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Causes of mortality in sea ducks (Mergini) necropsied at the USGS-National Wildlife Health Center

January 1, 2005

A number of factors were identified as causes of mortality in 254 (59%) of 431 sea ducks submitted for necropsy at the USGS-National Wildlife Health Center, Madison, Wisconsin from 1975 until 2003. Bacteria causing large outbreaks of mortality were Pasteurella multocida and Clostridium botulinum Type E. Starvation was responsible for large mortality events as well as sporadic deaths of individuals. Lead toxicity, gunshot and exposure to petroleum were important anthropogenic factors. Other factors that caused mortality were avian pox virus, bacteria (Clostridium botulinum Type C, Riemerella anatipestifer and Clostridium perfringens), fungi (Aspergillus fumigatus and an unidentified fungus), protozoans (unidentified coccidia), nematodes (Eustrongylides spp.), trematodes (Sphaeridiotrema globulus and Schistosoma spp.), acanthocephalans (Polymorphus spp.), predation, cyanide and trauma (probably due to collisions). There were also a number of novel infectious organisms in free-living sea ducks in North America, which were incidental to the death, including avipoxvirus and reovirus, bacteria Mycobacterium avium, protozoans Sarcocystis sp. and nematodes Streptocara sp. Apart from anthropogenic factors, the other important mortality factors listed here have not been studied as possible causes for the decline of sea ducks in North America.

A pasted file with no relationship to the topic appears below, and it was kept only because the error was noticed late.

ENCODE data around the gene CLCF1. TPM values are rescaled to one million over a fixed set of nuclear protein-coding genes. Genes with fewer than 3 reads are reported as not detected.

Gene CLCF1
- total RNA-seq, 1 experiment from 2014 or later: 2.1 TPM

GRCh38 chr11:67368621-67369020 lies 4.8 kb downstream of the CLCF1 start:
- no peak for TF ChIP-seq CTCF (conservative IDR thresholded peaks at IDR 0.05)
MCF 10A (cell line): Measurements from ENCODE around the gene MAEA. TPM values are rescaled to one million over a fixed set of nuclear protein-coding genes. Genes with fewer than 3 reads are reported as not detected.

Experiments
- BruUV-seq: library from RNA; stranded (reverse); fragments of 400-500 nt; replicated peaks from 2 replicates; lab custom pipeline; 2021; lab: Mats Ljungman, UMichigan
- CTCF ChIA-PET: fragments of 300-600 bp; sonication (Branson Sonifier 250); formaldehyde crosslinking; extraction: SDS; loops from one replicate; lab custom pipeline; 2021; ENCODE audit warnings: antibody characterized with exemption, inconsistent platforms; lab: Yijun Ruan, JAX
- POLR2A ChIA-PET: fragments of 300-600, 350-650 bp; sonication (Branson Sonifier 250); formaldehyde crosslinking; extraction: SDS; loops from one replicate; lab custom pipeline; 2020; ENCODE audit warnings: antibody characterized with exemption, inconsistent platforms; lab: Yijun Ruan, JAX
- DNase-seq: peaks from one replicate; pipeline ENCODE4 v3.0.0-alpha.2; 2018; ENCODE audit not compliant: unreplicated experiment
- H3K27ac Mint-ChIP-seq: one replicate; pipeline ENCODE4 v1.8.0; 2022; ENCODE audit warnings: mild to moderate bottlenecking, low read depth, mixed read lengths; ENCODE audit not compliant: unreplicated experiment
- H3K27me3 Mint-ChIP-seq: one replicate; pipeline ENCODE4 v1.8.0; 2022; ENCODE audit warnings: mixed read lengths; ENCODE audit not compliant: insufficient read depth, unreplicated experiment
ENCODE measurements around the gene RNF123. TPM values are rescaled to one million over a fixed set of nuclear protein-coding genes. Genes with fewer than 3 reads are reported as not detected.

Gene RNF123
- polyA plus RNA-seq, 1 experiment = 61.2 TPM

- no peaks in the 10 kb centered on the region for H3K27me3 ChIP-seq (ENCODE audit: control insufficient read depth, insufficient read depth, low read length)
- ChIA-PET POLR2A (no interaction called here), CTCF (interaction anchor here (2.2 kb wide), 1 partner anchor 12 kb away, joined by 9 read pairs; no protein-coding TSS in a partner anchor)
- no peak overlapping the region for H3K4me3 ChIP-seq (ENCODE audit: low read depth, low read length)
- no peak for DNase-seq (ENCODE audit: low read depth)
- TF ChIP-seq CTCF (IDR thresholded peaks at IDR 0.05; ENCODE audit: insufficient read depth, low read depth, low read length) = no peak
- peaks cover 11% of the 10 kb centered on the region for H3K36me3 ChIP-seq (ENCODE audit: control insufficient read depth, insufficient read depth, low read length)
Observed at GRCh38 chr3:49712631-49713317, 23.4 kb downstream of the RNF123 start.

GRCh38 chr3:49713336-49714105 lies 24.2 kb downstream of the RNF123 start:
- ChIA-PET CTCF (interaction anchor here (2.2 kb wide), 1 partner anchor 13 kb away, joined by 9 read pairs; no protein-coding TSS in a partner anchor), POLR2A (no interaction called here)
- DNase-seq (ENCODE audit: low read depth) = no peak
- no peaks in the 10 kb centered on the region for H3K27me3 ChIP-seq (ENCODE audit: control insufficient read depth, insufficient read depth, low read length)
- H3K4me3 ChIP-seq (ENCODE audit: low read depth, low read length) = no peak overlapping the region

Citation Information

Publication Year 2005
Title Causes of mortality in sea ducks (Mergini) necropsied at the USGS-National Wildlife Health Center
DOI 10.1675/1524-4695(2005)028[0193:COMISD]2.0.CO;2
Authors Lee Skerratt, J. Christian Franson, Carol U. Meteyer, Tuula E. Hollmén
Publication Type Article
Publication Subtype Journal Article
Series Title Waterbirds
Index ID 1003598
Record Source USGS Publications Warehouse
USGS Organization National Wildlife Health Center

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